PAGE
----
Anger is also a way to express caring, and in Philadelphia’s long history, a common one. Even today, some of Philadelphia’s best rowhouse citizens, who work doggedly to keep blocks decent and children safe, regard their hometown with what can only be called an angry love. It is loyal, it endures – but it has spikes and edges.
Like the nation that chose this city (and not by accident) as the spot to declare, then define, itself, Philadelphia has struggled to define brother. Who is inside the circle, who not?
The city’s story follows a cycle: high aspiration thwarted by weakness, strife, and division, then redeemed by a new round of noble struggle, which broadens understanding and widens the circle.
Penn himself, while nobly distinguished among colonizers for his fair and respectful relations with the native Lenape, had a blind spot about blacks. He owned slaves, and excluded blacks from many of the protections of Pennsylvania’s charter. While he founded his city upon a writ of religious tolerance that made it a rare and fruitful haven, he still excluded Catholics, Jews, and Muslims from the franchise.
Some Quakers later on repaired the lapses of Penn and other forebears, becoming leaders of the abolitionist movement and the Underground Railroad. Richard Allen and Absalom Jones helped advance Penn’s vision of religious freedom by insisting that it extended to the black person as well.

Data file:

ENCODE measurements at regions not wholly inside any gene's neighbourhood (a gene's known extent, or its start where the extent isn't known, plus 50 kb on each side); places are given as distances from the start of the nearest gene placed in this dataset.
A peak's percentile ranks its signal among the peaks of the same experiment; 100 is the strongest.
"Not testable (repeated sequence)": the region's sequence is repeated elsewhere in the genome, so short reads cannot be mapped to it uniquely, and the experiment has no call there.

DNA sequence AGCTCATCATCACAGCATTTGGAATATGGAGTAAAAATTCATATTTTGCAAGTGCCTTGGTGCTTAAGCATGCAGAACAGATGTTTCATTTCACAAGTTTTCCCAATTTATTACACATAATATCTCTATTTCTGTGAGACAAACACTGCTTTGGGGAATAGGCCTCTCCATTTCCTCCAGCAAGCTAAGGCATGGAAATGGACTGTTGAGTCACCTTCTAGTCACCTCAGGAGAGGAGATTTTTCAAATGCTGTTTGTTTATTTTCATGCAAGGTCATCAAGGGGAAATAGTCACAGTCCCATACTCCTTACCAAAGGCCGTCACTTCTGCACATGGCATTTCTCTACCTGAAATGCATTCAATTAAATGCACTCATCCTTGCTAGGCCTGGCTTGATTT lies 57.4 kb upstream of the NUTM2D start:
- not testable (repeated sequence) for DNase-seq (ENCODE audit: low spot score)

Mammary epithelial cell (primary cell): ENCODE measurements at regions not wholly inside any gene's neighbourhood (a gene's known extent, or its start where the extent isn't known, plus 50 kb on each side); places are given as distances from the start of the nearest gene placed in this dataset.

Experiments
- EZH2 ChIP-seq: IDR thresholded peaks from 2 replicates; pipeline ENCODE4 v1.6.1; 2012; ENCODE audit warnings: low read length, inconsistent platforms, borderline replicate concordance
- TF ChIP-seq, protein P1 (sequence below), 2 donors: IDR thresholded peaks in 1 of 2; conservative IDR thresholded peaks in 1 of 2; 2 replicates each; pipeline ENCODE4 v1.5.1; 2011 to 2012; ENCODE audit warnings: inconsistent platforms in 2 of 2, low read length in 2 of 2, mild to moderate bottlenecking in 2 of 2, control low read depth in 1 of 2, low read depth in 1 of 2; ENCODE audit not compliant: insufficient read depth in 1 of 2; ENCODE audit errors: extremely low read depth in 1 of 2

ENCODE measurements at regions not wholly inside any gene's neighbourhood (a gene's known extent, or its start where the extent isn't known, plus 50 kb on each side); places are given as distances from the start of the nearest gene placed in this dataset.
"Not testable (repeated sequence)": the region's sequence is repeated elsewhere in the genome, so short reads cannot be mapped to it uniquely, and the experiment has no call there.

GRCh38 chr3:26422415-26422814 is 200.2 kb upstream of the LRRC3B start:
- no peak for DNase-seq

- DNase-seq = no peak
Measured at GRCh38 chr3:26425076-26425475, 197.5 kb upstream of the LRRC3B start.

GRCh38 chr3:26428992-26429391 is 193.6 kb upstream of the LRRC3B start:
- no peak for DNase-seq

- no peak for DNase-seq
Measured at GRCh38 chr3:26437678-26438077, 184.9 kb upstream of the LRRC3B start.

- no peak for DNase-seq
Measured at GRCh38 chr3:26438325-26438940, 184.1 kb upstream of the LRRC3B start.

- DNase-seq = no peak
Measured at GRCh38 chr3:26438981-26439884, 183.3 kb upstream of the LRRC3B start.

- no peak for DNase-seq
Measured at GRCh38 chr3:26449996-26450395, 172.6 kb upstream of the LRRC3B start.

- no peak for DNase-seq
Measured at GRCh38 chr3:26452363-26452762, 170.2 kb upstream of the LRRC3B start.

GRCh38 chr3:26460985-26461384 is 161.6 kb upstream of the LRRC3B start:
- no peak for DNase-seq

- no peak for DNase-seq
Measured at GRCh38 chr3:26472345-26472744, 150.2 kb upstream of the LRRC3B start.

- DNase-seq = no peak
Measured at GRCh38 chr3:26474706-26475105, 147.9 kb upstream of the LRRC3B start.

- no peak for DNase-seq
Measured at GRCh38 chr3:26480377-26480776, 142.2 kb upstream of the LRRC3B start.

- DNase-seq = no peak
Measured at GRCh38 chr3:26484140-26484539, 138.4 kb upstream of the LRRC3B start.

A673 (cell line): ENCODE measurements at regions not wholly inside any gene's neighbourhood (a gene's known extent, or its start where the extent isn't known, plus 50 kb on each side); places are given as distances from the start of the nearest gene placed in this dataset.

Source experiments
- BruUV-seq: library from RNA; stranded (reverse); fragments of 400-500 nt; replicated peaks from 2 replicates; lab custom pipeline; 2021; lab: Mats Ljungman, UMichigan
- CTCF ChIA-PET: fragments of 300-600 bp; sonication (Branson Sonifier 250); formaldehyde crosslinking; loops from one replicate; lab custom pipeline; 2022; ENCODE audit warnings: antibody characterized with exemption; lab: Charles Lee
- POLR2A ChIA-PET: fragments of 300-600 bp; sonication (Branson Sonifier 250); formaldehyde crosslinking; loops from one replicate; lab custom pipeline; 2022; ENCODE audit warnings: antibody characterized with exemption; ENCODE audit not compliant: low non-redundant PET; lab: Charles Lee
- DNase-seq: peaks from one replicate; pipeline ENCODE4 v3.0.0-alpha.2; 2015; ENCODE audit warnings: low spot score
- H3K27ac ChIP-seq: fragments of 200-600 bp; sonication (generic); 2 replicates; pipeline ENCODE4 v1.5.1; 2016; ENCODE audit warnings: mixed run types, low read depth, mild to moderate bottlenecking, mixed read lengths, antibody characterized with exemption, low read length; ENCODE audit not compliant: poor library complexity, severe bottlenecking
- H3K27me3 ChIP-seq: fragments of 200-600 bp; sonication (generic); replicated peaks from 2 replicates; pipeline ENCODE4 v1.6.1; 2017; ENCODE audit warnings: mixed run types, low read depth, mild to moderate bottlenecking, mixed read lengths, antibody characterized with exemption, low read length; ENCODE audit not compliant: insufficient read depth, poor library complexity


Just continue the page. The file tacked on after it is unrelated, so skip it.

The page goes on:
Abolitionist Lucretia Mott also sounded the clarion call that women, too, deserved a full role in America’s civic drama – that in fact, they were vital to bringing phileo to the polis.
As Philadelphia thrived, thanks in no small part to Penn’s legacy of openness, immigrants poured in. The inevitable backlash flared, especially in the nineteenth century. The Nativist riots of 1844 in Kensington were anti-Catholic bias at its ugliest. But in the long run the disorder helped make the case for the consolidation of the city into a larger, more governable but also more diverse whole.
Back and forth through the decades the dialogue flows around the city’s public squares, noisily and sometimes violently: Will the City of Brotherly Love embrace the destiny of its name, or reject it with cruel irony?
Along with dark moments – riots and beatings and tribal corruptions - Philly has birthed great testaments to shared civic bonds, from Fairmount Park to the settlement houses to the Free Library to the Mural Arts Program.